Previous Challenge Entry
Topic: Fishing (06/07/04)
TITLE: Gone Fishing
By dub W
LEAVE COMMENT ON ARTICLE
SEND A PRIVATE COMMENT
SEND ARTICLE TO A FRIEND
“Gone fishing, instead of just a-wishing;” everyone has experienced a song that stuck in their mind and blocked all incoming messages. “Gone Fishing” flashing though my mind without warning. I grew up with the tune “Gone fishing;” it was the theme song of a local outdoorsman television show. My grandfather watched the show with a certain passion, believing that he could become a World Champion Bass Fisherman, if he ever found the proverbial “number 10 youcatchemforsure blue spinning feather lure” as advertised by the show’s host. Naturally, no sporting goods store this side of the Mason Dixon ever heard of a “number 10 youchatemforsure blue spinning feather lure.” Indeed, about the only bait recommended by the local farm store and hunting/fishing emporium, was a bucket of minnows. On a spring day after a hearty rain, a fisherman or woman could also get a coffee can full of night crawlers. Hence, gone fishing was not a wish for my grandfather, but a vocation.
When my grandfather was not tromping across some neighbors field to find the perfect and secret Bass pond, he could be found on the front row of a little out-of-the way country church. Such as it was, the small one room building served as the sanctuary, meeting hall, Sunday school building, community center, and office for most of my relatives and a few shirt-tail neighbors. My grandfather was the preacher, my aunt was the piano player – an old upright that had been salvaged from a local brothel after a suspicious fire.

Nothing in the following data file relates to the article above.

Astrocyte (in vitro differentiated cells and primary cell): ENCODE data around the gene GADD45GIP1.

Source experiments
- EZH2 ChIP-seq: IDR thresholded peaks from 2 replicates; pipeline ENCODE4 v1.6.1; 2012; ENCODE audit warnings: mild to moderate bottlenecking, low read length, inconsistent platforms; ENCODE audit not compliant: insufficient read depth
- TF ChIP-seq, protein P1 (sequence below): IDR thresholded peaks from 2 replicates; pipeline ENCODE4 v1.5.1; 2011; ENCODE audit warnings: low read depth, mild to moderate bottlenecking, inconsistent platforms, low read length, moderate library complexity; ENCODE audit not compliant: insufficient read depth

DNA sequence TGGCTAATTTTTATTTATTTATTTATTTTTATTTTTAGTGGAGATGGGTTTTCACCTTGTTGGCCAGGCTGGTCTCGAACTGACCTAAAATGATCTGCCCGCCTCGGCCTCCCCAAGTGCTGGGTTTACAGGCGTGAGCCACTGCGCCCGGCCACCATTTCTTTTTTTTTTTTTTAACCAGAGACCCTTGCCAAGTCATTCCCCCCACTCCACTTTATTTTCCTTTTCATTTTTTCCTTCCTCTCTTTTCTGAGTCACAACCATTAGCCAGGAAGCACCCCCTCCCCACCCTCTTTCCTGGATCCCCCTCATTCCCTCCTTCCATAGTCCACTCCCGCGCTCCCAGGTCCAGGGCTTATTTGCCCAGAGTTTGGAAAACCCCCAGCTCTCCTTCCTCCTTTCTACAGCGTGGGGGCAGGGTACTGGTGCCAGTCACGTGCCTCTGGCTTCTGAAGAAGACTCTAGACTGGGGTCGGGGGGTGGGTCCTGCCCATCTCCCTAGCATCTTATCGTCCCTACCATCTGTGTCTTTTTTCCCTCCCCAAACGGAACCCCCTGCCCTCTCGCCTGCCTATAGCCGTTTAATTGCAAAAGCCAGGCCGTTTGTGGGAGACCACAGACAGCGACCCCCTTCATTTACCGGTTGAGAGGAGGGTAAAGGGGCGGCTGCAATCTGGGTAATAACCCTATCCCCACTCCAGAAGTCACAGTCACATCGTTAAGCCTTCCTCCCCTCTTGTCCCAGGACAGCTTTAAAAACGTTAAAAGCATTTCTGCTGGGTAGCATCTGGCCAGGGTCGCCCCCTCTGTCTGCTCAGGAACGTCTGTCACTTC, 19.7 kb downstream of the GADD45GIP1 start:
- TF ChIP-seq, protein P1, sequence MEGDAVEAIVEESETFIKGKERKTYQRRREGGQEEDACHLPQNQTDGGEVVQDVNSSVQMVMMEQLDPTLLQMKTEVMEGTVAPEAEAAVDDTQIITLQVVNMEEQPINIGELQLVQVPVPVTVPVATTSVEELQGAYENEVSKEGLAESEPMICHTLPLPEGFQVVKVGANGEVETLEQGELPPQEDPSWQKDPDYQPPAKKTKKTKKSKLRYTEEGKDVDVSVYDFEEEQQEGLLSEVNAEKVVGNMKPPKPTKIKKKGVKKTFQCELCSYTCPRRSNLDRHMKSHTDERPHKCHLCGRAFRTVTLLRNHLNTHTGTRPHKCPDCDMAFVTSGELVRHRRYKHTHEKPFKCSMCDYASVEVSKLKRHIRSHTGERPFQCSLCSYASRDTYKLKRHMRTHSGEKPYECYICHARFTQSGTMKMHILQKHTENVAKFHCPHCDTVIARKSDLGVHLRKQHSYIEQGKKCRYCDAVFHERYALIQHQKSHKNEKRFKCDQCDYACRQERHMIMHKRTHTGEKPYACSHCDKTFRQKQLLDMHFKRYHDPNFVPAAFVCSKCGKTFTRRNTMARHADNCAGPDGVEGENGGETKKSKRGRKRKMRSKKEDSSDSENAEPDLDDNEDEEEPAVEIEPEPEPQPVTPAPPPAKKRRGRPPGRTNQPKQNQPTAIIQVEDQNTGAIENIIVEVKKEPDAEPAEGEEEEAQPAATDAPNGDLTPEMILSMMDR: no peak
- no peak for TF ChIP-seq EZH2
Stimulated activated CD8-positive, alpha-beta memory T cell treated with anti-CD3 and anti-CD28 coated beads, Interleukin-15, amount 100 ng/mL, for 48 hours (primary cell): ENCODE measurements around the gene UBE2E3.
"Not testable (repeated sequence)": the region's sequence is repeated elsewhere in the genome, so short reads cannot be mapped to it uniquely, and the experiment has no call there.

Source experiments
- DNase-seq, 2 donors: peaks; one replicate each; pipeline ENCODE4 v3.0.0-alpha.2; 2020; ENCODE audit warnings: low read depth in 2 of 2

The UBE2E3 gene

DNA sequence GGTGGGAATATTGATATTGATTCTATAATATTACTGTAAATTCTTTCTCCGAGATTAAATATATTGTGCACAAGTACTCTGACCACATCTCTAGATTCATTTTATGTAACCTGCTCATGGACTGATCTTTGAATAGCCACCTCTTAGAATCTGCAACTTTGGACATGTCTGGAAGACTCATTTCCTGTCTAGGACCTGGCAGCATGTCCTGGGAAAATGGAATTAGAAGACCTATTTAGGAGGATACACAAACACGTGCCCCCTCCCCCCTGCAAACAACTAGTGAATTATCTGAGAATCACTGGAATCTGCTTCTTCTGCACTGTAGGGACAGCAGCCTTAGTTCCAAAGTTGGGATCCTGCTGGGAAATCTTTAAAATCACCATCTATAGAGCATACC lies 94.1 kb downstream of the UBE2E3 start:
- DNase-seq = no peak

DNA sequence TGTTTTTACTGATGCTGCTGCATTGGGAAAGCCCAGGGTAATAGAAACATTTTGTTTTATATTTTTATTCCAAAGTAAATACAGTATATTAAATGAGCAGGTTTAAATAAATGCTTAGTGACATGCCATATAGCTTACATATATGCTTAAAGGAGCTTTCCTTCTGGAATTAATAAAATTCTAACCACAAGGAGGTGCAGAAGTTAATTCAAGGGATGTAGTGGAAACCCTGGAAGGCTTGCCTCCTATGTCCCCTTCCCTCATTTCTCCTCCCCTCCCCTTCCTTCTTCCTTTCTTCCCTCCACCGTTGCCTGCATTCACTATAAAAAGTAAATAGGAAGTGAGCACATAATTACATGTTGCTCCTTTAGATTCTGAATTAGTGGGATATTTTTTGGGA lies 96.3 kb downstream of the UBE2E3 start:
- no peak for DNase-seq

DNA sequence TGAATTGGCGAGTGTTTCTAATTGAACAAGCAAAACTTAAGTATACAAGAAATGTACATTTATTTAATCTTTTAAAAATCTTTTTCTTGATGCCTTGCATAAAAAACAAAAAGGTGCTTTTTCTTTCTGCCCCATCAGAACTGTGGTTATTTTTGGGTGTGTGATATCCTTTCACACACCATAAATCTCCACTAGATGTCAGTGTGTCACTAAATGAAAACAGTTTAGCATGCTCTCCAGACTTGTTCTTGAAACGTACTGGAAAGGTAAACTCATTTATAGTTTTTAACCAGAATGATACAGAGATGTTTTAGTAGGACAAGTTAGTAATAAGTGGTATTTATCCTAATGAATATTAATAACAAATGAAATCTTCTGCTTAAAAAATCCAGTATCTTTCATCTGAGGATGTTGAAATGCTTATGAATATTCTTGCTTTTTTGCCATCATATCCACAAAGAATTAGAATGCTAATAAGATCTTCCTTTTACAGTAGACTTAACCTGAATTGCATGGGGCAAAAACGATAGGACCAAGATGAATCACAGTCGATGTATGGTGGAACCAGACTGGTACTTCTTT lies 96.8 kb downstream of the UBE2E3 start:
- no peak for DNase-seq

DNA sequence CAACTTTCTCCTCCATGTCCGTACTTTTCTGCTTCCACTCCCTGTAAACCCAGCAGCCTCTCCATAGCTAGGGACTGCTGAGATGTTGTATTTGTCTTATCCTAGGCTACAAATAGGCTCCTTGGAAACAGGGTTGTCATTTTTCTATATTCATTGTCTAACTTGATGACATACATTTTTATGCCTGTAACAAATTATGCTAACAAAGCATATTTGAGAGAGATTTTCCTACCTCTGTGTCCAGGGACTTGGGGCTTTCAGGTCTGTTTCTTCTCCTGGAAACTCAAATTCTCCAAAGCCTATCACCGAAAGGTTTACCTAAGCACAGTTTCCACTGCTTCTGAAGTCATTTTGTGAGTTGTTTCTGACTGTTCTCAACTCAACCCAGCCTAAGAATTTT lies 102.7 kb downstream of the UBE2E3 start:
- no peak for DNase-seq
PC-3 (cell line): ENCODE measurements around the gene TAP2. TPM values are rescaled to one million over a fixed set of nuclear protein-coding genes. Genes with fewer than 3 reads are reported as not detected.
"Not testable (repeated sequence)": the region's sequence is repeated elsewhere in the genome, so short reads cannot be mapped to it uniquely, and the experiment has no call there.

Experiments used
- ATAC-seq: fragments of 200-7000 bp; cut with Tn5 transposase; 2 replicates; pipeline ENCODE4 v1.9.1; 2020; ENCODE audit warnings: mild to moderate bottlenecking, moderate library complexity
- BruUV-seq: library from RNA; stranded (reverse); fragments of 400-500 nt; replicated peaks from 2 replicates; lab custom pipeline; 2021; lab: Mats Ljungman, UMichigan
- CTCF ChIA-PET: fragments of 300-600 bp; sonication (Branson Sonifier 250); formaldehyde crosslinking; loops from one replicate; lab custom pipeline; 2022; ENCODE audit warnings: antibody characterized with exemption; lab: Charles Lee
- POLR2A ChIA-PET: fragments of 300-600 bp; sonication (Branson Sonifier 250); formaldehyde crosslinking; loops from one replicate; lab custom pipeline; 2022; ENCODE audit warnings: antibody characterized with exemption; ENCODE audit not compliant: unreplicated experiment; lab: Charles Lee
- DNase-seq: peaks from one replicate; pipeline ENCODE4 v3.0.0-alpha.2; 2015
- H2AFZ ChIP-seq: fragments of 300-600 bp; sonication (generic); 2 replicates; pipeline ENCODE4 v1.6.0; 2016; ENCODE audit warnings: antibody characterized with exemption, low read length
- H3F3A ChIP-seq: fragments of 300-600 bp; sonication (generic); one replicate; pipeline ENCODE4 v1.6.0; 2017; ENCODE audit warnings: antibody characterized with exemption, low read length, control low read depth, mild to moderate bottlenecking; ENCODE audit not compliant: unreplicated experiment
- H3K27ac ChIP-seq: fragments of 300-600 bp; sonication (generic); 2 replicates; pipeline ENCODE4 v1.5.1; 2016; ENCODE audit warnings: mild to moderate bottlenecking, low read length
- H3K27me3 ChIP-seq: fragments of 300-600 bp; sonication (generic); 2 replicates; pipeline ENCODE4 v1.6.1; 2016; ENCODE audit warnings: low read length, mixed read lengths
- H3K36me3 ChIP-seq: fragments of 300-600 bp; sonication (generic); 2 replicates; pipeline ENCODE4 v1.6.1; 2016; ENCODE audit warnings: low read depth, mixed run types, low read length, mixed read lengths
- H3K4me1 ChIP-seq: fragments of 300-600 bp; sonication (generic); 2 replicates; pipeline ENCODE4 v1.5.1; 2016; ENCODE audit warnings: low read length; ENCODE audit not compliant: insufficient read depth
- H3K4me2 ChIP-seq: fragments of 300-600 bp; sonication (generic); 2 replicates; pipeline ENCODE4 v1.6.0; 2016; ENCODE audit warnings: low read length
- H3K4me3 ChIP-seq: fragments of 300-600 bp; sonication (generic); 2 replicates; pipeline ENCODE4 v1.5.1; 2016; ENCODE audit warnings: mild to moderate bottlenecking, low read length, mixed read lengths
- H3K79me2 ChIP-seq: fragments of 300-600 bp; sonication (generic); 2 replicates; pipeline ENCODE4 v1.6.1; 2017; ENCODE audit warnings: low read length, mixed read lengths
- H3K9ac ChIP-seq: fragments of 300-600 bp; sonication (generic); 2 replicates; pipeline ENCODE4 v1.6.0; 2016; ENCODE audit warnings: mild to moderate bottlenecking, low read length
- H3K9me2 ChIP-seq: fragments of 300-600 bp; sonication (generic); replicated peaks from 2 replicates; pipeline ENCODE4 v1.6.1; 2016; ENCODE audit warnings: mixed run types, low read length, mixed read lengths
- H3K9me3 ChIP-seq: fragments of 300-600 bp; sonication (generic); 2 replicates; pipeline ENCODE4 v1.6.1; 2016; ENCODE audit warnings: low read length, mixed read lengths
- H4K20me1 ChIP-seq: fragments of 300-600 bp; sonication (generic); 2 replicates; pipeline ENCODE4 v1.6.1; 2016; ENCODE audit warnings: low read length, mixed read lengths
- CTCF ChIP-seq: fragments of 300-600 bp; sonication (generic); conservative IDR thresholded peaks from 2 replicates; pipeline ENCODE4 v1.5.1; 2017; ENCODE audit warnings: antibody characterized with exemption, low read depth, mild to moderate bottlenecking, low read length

Although failing eyesight, my grandfather would sit at a table adjoining the front row of the little church; and pore over a pulpit Bible. After straining to read he often pulled a magnifying glass out of his pocket and examined scripture with the care of a brain surgeon. I, on the other hand, found the church to be a place where I could press my starched white shirt into the back of a heavily shellacked-wooded-pew, then I would quickly lean forward, creating a loud tearing sound in the old church. My grandfather would look over the top of his thick glasses and smile at me. My uncles failed to see the amusement.
At home in our two-story rambling farmhouse, my grandfather would sit and continue to read his Bible. He would speak to people who visited, or move to deep prayer. There was only one channel on the television (only one we could receive), and as a youth, I believed that it only broadcasted news and fishing shows, otherwise the green screen was never illuminated; so, the only sounds of the living room, most of the time, would be the melodious deep voice of my grandfather praising the Lord.
Occasionally, a lost soul would step onto our old wooden porch, and I would hear my grandmother’s voice calling “Willie, there’s someone here.”
My grandfather would rise from his desk and prayerful thoughts, and with a Bible and a cane in hand, he would walk out and sit one of the rocking chairs that lined the veranda. Occasionally, I looked out the window at my grandfather and the stranger, and noted that every once-in-awhile, my grandfather would reach over and hold the hands of the other person on the porch.
When my grandfather would return to the house, and the stranger had left; my grandfather would sit back at his study desk. Sometimes, I would ask about the stranger, and the reply would always be the same; “We were talking about the fisherman,” he would say.
In later years I began to realize who the fisherman was, and I now know, that a “number 10 youcatchemforsure blue spinning feather lure” had little to do with the fishing.
“Gone fishing, instead of just a-wishing.”